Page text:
The perks extend past cash management, too. Staying on top of your cash flow and keeping your books current means you have a full grasp of your runway. Beyond that, it helps you be in a good position for any investor reviews that come up — and future fundraising efforts.
Developing cash management rules
When your team is small and agile, it’s tempting to let people be an island unto themselves. Even if you trust your team deeply, though, remember that you’ll (ideally) grow. You’re going to need to establish cash management rules at some point, and it’s easier to set those up now than later.
So, think through your company’s ideal expense policy. This can be a daunting undertaking, but we have a guide to walk you through it.
You should also establish rules for:
- Receipts from vendors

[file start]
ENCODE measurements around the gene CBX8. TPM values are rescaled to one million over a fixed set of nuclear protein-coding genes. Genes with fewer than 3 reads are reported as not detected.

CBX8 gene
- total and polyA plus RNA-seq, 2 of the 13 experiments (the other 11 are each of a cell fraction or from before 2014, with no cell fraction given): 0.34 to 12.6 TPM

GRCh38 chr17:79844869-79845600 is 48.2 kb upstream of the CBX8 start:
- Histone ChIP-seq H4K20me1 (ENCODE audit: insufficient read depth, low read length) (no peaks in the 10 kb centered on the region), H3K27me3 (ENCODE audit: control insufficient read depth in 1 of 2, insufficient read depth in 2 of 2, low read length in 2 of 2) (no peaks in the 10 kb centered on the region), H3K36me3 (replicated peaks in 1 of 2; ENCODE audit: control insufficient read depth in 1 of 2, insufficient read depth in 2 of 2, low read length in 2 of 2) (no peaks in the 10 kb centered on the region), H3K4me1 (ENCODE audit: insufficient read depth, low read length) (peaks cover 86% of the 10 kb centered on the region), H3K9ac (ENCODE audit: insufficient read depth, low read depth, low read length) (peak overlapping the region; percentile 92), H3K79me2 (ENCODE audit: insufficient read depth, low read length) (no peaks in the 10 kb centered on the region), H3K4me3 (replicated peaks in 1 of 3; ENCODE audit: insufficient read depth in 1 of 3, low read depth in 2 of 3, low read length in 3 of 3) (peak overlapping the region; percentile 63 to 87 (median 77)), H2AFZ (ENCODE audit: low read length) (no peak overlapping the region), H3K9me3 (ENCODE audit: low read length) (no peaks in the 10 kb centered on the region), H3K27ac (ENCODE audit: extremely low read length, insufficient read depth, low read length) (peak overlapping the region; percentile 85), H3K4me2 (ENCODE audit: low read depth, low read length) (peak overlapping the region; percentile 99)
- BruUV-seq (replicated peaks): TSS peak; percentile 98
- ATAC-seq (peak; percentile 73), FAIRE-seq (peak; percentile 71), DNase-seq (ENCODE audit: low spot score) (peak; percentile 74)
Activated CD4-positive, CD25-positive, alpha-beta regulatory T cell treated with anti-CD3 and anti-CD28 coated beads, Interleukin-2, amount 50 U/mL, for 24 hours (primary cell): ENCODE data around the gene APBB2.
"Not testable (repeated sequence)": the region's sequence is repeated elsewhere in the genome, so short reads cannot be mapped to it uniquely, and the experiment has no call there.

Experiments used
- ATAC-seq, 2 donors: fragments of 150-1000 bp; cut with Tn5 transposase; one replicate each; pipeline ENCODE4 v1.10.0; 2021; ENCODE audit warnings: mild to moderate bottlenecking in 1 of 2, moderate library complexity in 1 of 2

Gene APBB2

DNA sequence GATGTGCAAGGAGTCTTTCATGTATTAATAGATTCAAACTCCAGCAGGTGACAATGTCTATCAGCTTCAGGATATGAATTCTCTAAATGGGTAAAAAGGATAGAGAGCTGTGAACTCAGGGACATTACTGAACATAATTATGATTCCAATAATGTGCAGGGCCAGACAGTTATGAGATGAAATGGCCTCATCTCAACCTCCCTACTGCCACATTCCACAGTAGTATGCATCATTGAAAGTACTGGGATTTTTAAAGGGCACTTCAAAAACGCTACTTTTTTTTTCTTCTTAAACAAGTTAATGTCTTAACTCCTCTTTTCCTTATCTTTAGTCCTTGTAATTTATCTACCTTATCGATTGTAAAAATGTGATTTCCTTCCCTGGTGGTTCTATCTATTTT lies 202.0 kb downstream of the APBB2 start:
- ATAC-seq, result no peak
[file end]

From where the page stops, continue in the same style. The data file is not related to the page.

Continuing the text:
- How company credit cards get used
- Credit card reward usage
Beyond just setting up the rules here, you also need to establish the consequences if they’re not followed. You can’t be afraid to take an employee’s credit card away if they can’t adhere to your requirements. These rules and policies can often be set up in a Notion, team wiki area, or part of the employee handbook so the process is transparent and clear to all team members.
Bill as early as possible, pay as late as possible
To keep cash flow up, bill early and pay late (not past the due date, though).
The longer you can go before you need to pay a bill or vendor invoice, the more liquid capital you can keep in your business. So explore payment terms with all of your vendors. And if you like a vendor, work to build a relationship with them. As you do, they’re more likely to extend you favorable terms. Net-30 or even net-60 terms with key vendors can go a long way toward preventing a liquidity crisis. Check with your vendors if there is a benefit to paying early, as well. Some vendors will provide up to a 2% discount on your gross bill simply by paying early. Take advantage of these discounts as they will add critical funds to extend your runway.
Credit cards can also be somewhat helpful, but be mindful. Pay your balance in full before interest starts accruing or you’re literally throwing money away on high interest rates.